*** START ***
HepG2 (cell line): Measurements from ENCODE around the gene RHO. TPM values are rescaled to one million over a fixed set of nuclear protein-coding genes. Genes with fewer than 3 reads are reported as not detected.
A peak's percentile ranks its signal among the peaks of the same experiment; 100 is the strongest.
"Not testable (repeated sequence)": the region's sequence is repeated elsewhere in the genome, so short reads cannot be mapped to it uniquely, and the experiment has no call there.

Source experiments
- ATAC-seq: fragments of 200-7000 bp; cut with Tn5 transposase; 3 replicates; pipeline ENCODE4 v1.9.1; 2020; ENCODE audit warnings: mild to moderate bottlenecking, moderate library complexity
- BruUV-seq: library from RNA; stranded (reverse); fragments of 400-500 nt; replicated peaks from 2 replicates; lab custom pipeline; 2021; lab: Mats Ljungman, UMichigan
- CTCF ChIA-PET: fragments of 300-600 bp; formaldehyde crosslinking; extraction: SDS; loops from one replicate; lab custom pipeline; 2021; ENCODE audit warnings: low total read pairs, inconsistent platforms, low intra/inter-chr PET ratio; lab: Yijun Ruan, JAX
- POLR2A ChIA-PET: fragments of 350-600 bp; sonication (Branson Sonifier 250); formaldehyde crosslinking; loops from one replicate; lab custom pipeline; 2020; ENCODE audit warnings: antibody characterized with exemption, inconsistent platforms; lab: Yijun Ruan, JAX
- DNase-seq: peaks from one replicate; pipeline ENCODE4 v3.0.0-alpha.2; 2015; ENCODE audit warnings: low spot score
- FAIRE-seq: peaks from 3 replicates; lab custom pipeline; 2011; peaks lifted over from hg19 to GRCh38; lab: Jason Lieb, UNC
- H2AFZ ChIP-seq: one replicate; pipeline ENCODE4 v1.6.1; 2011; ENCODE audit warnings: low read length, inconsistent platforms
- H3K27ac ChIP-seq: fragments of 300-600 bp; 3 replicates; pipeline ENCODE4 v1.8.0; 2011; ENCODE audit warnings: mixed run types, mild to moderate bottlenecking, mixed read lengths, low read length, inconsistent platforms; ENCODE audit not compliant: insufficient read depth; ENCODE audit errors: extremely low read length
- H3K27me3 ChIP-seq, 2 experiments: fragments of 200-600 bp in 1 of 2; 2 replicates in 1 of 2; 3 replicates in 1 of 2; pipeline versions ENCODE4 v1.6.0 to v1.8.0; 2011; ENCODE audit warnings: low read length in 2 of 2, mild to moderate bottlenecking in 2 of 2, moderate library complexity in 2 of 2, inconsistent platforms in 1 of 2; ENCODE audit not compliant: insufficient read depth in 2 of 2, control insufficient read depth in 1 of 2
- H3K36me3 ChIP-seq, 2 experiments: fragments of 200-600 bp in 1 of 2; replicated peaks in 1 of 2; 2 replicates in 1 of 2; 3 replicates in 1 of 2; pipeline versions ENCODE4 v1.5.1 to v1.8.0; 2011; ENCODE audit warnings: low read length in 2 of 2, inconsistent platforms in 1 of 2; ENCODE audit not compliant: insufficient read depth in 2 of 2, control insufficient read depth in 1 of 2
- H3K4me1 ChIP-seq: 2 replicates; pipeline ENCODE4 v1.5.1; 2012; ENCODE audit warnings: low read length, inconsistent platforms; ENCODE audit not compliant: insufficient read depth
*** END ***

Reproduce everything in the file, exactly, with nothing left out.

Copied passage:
HepG2 (cell line): Measurements from ENCODE around the gene RHO. TPM values are rescaled to one million over a fixed set of nuclear protein-coding genes. Genes with fewer than 3 reads are reported as not detected.
A peak's percentile ranks its signal among the peaks of the same experiment; 100 is the strongest.
"Not testable (repeated sequence)": the region's sequence is repeated elsewhere in the genome, so short reads cannot be mapped to it uniquely, and the experiment has no call there.

Source experiments
- ATAC-seq: fragments of 200-7000 bp; cut with Tn5 transposase; 3 replicates; pipeline ENCODE4 v1.9.1; 2020; ENCODE audit warnings: mild to moderate bottlenecking, moderate library complexity
- BruUV-seq: library from RNA; stranded (reverse); fragments of 400-500 nt; replicated peaks from 2 replicates; lab custom pipeline; 2021; lab: Mats Ljungman, UMichigan
- CTCF ChIA-PET: fragments of 300-600 bp; formaldehyde crosslinking; extraction: SDS; loops from one replicate; lab custom pipeline; 2021; ENCODE audit warnings: low total read pairs, inconsistent platforms, low intra/inter-chr PET ratio; lab: Yijun Ruan, JAX
- POLR2A ChIA-PET: fragments of 350-600 bp; sonication (Branson Sonifier 250); formaldehyde crosslinking; loops from one replicate; lab custom pipeline; 2020; ENCODE audit warnings: antibody characterized with exemption, inconsistent platforms; lab: Yijun Ruan, JAX
- DNase-seq: peaks from one replicate; pipeline ENCODE4 v3.0.0-alpha.2; 2015; ENCODE audit warnings: low spot score
- FAIRE-seq: peaks from 3 replicates; lab custom pipeline; 2011; peaks lifted over from hg19 to GRCh38; lab: Jason Lieb, UNC
- H2AFZ ChIP-seq: one replicate; pipeline ENCODE4 v1.6.1; 2011; ENCODE audit warnings: low read length, inconsistent platforms
- H3K27ac ChIP-seq: fragments of 300-600 bp; 3 replicates; pipeline ENCODE4 v1.8.0; 2011; ENCODE audit warnings: mixed run types, mild to moderate bottlenecking, mixed read lengths, low read length, inconsistent platforms; ENCODE audit not compliant: insufficient read depth; ENCODE audit errors: extremely low read length
- H3K27me3 ChIP-seq, 2 experiments: fragments of 200-600 bp in 1 of 2; 2 replicates in 1 of 2; 3 replicates in 1 of 2; pipeline versions ENCODE4 v1.6.0 to v1.8.0; 2011; ENCODE audit warnings: low read length in 2 of 2, mild to moderate bottlenecking in 2 of 2, moderate library complexity in 2 of 2, inconsistent platforms in 1 of 2; ENCODE audit not compliant: insufficient read depth in 2 of 2, control insufficient read depth in 1 of 2
- H3K36me3 ChIP-seq, 2 experiments: fragments of 200-600 bp in 1 of 2; replicated peaks in 1 of 2; 2 replicates in 1 of 2; 3 replicates in 1 of 2; pipeline versions ENCODE4 v1.5.1 to v1.8.0; 2011; ENCODE audit warnings: low read length in 2 of 2, inconsistent platforms in 1 of 2; ENCODE audit not compliant: insufficient read depth in 2 of 2, control insufficient read depth in 1 of 2
- H3K4me1 ChIP-seq: 2 replicates; pipeline ENCODE4 v1.5.1; 2012; ENCODE audit warnings: low read length, inconsistent platforms; ENCODE audit not compliant: insufficient read depth